He was called an “excellent choice,” “highly qualified” and “respected.” So why was John Howard not reappointed as the director of the National Institute of Occupational Safety and Health (NIOSH)?

After serving a six-year term full of praise for his accomplishments, Howard was served his walking papers by the Centers for Disease Control and Prevention (CDC) on July 14th as critics and politicians alike denounced the CDC’s decision.

“Dr. Howard was a very capable director of NIOSH. Our health and safety fund had a close and productive relationship with him over the past six years,” says LIUNA General President Terence M. O’Sullivan. “We are sorry that, despite support from labor, industry, professional associations, as well as the House Labor and Education Committee and the Governor of New York, Dr. Gerberding chose not to reappoint him.”

John Howard came to NIOSH from California’s Department of Industrial Relations where he was chief of the Division of Occupational Safety and Health. There, he oversaw the state’s occupational safety programs. His appointment to NIOSH chief in 2002 was applauded by industry leaders. He reorganized the National Occupational Research Agenda and put a priority on translating research into practice. He bolstered the credibility of NIOSH through the National Academy of Sciences’s review of its programs. Also, after 9/11, Howard oversaw federally funded health care programs for responders, including many Laborers who became ill as a result of their work.

Howard faced internal opposition during his term. In 2004, the CDC attempted to reorganize NIOSH into one of four coordinating centers, which would have drastically affected NIOSH’s independence (read Critics Object to NIOSH Reorganization).

As Howard’s term neared its end, the Laborers’ Health and Safety Fund of North America (LHSFNA) was among the many organizations that pushed for his reappointment. The Fund sent a letter to the U.S. Department of Health and Human Services, in which Executive Director Joe Fowler wrote: “The Laborers’ Health and Safety Fund of North America has had a long and fruitful collaboration with NIOSH. This relationship has deepened during Dr. Howard’s tenure… His reappointment would be a major step forward for occupational safety and health in this country. I urge you to make his reappointment a priority.”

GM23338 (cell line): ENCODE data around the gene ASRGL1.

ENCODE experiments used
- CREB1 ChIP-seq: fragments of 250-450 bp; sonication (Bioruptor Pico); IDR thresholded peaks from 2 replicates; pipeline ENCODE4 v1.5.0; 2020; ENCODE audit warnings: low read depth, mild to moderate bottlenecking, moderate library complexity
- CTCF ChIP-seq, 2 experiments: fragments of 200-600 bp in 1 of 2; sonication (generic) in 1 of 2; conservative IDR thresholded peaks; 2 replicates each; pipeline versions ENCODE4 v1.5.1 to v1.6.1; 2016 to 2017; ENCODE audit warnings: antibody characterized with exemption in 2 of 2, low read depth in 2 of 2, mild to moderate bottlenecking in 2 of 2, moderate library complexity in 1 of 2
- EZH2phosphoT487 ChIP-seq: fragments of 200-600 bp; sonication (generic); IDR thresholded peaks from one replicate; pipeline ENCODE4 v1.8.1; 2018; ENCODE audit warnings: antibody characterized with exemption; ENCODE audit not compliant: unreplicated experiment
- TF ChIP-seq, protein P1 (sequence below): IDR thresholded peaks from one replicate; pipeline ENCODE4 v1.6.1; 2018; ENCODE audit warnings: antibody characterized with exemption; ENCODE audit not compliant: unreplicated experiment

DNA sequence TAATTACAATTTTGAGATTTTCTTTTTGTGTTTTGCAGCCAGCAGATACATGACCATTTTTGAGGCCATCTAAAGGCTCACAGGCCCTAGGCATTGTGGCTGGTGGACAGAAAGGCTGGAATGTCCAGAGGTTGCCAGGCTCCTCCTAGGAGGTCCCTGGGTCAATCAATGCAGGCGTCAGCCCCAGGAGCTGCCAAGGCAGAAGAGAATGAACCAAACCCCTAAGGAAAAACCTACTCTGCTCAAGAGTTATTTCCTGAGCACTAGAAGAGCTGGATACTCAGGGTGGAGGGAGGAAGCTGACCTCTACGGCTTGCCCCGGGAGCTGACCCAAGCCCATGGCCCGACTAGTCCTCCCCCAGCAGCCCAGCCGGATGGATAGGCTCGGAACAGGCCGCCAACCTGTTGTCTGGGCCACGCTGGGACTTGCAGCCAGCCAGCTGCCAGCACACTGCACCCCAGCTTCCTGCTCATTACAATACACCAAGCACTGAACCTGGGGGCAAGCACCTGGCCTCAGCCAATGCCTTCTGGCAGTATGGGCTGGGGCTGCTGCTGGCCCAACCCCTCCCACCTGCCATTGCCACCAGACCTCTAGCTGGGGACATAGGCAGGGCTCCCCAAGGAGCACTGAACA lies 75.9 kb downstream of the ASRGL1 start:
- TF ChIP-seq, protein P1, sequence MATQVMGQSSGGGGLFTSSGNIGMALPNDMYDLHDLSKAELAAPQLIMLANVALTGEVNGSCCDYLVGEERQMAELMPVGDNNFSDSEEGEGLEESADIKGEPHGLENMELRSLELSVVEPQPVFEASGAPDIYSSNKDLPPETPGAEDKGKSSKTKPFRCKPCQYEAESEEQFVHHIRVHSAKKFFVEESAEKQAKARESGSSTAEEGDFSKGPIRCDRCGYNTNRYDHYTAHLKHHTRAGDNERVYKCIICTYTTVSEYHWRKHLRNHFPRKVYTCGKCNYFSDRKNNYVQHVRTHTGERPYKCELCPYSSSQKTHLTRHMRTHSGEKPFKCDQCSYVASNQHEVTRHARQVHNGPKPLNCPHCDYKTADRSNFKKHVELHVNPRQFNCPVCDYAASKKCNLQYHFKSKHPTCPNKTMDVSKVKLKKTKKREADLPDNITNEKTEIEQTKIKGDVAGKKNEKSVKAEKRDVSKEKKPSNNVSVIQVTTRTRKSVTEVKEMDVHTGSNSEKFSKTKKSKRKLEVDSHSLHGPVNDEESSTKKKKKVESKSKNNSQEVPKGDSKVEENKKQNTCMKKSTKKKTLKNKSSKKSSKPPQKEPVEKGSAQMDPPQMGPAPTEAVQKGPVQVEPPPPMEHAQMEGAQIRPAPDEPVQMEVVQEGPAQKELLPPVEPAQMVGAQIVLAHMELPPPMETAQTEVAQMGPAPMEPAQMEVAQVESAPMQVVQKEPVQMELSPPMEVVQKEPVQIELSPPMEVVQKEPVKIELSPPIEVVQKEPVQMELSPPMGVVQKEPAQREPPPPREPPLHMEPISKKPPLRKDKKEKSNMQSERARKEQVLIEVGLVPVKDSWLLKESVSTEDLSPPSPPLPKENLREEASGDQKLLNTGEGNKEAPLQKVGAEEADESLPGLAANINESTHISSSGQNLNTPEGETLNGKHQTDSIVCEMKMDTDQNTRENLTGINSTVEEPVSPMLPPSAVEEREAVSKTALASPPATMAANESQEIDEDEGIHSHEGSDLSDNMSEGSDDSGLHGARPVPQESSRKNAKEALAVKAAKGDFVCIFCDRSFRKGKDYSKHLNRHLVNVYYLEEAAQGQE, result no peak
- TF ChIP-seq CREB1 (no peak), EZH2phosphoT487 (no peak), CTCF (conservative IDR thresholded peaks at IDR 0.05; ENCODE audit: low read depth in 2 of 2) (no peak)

Ignoring such endorsements, the CDC announced on July 3rd that its director, Julie Gerberding, met with Howard to inform him that the agency “will begin a search for a new NIOSH director.” Howard’s term ended a week and half later with Principal Associate Director Christine Blanche named as his replacement until a permanent director is found. The statement further read: “During his six years of service, Dr. Howard was very attentive in addressing the concerns and needs of NIOSH stakeholders and he has worked diligently on many challenging issues. We thank him for his service to the country.”

What followed was weeks of sharp criticisms from labor unions, members of the House and Senate, the U.S. Chamber of Commerce and others. Many were baffled at the CDC’s decision and called for his immediate reinstatement. In a July 11th editorial, The New York Times called Howard’s failure to be reappointed “a pointless departure.” In a more demonstrative display, Democrat New York Reps. Carolyn Maloney and Jerrold Nadler protested Howard’s dismissal alongside 9/11 responders at Ground Zero on July 8th. Maloney said, “Only the Bush Administration would fire a respected public servant who has received near-universal praise for doing a good job. Dr. Howard is out of a job because he wanted to help the heroes of 9/11 and his superiors didn’t. We demand that the administration take back this outrageous slap at sick 9/11 responders and reappoint Dr. Howard to a well-deserved second term.”

“[Howard’s] leaving will be a big loss to the Institute,” O’Sullivan adds. “It is yet another example of how the Bush Administration has put the deconstruction of government ahead of public safety and science.”

[Jennifer E. Jones]